Google: the silent curator

I was lucky enough to get to a talk by James Davis, on Google’s recent foray into the upper echelons of the art world, the Google Cultural Institute. Around 40, full-time staff based in London and Paris keeps the cogs whirring, after starting with just a team of two, it’s clear that Google has realised the potential of the project. With a modest number of cultural institutions signed up to the scheme so far, the project is set to grow and grow.

Google has also thrown significant technological weight behind the project. An incredibly powerful camera can capture such minute detail that it’s possible to zoom in so closely to an art work that you can see the brushstokes or marks of the sculptor’s chisel with absolute clarity They have also been able to scoot their existing Google Streetview camera to hitherto publicly inaccessible parts of Wonders of the World, like the Taj Mahal.

Where do I fit in?

The short answer to this is, you don’t. Well, not into the Google Cultural Institute per say, unless your work is already heavily collected and is put forward by a participating institute. But Google has not left contemporary artists out in the cold- Google Open Gallery is meant to bridge the gap. Whereas Google Cultural Institute does not work with content creators directly (in this case, the artists themselves), Google Open Gallery is a totally different kettle of fish. In short, it does exactly what it says on the tin (or screen in this case) users can create their own free gallery to showcase their own work to a global audience.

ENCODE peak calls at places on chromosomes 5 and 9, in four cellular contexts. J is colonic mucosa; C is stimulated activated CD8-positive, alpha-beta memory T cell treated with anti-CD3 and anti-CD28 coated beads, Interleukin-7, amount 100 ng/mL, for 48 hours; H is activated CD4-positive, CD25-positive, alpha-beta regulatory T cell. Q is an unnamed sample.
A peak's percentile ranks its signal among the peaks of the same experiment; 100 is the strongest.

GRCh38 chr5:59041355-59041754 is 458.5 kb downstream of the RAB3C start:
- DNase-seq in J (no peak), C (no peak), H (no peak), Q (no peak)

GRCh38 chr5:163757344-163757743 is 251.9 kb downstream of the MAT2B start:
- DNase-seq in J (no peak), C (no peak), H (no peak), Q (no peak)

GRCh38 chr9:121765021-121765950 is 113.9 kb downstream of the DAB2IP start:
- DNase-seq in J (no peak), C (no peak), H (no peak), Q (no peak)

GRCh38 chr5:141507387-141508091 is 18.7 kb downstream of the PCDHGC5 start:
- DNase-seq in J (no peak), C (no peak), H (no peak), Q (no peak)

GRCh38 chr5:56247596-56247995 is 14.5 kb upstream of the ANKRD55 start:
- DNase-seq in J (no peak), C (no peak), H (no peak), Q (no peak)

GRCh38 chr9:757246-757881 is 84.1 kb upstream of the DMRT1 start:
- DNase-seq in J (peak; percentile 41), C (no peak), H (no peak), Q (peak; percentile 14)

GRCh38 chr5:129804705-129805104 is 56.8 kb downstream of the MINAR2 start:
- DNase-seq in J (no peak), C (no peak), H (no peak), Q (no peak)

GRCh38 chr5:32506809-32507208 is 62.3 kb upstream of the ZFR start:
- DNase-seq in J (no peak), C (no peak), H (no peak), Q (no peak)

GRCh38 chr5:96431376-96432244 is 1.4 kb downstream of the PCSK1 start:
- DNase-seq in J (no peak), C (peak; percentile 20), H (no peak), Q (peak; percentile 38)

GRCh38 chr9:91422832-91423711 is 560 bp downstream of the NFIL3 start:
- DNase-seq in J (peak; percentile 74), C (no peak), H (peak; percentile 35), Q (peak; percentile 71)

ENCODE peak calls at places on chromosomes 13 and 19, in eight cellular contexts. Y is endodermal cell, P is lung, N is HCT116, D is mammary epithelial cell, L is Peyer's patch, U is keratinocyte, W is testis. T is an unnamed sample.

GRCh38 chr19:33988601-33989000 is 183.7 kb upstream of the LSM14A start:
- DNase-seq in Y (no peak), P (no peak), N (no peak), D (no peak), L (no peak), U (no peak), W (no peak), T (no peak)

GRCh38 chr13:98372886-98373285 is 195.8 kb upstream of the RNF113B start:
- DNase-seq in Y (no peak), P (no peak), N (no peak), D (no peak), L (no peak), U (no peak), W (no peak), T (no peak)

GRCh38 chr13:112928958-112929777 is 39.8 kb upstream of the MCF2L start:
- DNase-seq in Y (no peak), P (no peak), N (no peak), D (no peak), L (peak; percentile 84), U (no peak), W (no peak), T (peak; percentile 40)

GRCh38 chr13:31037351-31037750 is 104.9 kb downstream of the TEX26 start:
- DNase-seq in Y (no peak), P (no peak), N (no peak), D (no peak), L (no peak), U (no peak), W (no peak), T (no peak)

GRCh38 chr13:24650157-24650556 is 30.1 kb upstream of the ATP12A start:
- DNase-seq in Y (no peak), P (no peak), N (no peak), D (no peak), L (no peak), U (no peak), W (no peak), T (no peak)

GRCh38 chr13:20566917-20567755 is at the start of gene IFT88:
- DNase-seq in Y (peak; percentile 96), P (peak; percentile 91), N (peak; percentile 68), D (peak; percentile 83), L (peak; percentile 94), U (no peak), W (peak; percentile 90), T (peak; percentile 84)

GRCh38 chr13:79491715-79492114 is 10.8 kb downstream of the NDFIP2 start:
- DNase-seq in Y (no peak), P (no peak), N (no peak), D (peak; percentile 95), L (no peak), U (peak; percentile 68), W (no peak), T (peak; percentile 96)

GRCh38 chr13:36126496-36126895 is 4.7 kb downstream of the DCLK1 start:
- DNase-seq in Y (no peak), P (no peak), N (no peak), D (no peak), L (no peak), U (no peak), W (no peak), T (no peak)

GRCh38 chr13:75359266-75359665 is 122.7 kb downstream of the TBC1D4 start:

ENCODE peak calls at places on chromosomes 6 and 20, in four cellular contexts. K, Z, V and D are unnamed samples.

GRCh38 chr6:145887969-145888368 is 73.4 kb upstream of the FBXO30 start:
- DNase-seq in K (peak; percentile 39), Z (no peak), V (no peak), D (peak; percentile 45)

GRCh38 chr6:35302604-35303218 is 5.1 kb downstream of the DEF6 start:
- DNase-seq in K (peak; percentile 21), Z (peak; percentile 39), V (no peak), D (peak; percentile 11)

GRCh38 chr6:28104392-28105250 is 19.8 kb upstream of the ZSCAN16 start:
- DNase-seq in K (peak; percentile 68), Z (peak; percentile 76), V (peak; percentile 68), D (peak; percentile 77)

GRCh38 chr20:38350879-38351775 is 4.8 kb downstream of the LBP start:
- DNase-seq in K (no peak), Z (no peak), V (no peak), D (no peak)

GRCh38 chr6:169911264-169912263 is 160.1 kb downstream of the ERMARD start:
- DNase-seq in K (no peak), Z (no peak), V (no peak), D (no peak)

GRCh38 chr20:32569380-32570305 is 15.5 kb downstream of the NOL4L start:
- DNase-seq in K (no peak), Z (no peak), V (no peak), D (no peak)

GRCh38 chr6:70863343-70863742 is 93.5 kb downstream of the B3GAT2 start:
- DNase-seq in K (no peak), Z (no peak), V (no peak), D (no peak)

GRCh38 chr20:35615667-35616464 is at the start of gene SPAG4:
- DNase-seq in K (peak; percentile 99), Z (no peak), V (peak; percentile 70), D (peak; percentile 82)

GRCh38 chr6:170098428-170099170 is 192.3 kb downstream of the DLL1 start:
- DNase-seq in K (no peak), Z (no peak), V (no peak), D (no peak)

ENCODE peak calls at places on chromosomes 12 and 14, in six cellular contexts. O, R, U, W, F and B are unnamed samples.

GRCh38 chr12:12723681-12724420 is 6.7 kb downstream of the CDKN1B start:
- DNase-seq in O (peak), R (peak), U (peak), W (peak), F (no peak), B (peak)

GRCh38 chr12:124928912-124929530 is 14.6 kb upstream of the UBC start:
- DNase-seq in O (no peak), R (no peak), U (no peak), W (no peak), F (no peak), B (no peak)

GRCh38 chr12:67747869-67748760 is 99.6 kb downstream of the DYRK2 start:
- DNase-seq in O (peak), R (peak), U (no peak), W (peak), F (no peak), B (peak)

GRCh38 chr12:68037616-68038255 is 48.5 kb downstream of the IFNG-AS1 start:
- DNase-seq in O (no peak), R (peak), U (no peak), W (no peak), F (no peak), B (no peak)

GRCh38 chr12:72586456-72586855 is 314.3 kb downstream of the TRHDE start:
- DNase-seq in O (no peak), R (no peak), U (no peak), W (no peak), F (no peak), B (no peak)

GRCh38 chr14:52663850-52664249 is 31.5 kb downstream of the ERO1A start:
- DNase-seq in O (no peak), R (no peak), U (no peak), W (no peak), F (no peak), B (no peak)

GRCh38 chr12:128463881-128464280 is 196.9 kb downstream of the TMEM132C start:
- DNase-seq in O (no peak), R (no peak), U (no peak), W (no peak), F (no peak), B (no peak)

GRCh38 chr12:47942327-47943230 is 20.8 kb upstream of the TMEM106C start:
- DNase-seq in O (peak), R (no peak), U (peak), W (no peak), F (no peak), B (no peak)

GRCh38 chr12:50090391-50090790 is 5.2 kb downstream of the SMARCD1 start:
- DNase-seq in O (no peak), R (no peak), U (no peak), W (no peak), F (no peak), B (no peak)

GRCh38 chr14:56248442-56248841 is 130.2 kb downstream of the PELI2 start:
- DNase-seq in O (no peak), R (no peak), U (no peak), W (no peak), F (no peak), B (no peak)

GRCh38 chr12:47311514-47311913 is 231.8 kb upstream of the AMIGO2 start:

Details are still a little sketchy on how it will look but there are high hopes that it will incorporate a good deal of Google Cultural Institute’s powerful technology but I don’t need to spell out the advantages that this could bring to visual artists. Key features like being able to embed the Open Gallery as an enhancement to your existing site, rather than creating a standalone will be a distinct advantage but, similarly, I suspect it’ll be a deal-breaker for many if it isn’t.

What’s in it for Google?

If take up is strong enough and with such enormous potential at its fingertips, I fully expect it to be, Google could, in a relatively short space of time, boast a vast global network of artists- at every stage of their career. Whether this makes you uncomfortable is a matter of taste. You could argue that exposure of your work online is one thing and how it gets there is by the by. Currently artists use wordpress or similar platforms in their droves to create an online presence and this could spell the end or at least put a serious dent in their numbers.

There’s also the question of how much you want Google to know about you. How much are you willing to subscribe to one internet giant- afterall, you must first have a gmail account before you can hook yourself up to Google Open Gallery.

For most, I suspect the pros will outweigh the cons, the technology on offer is spectacular, it’s free and, as with most Google offerings, will be user-friendly to the point of what would one do without it.


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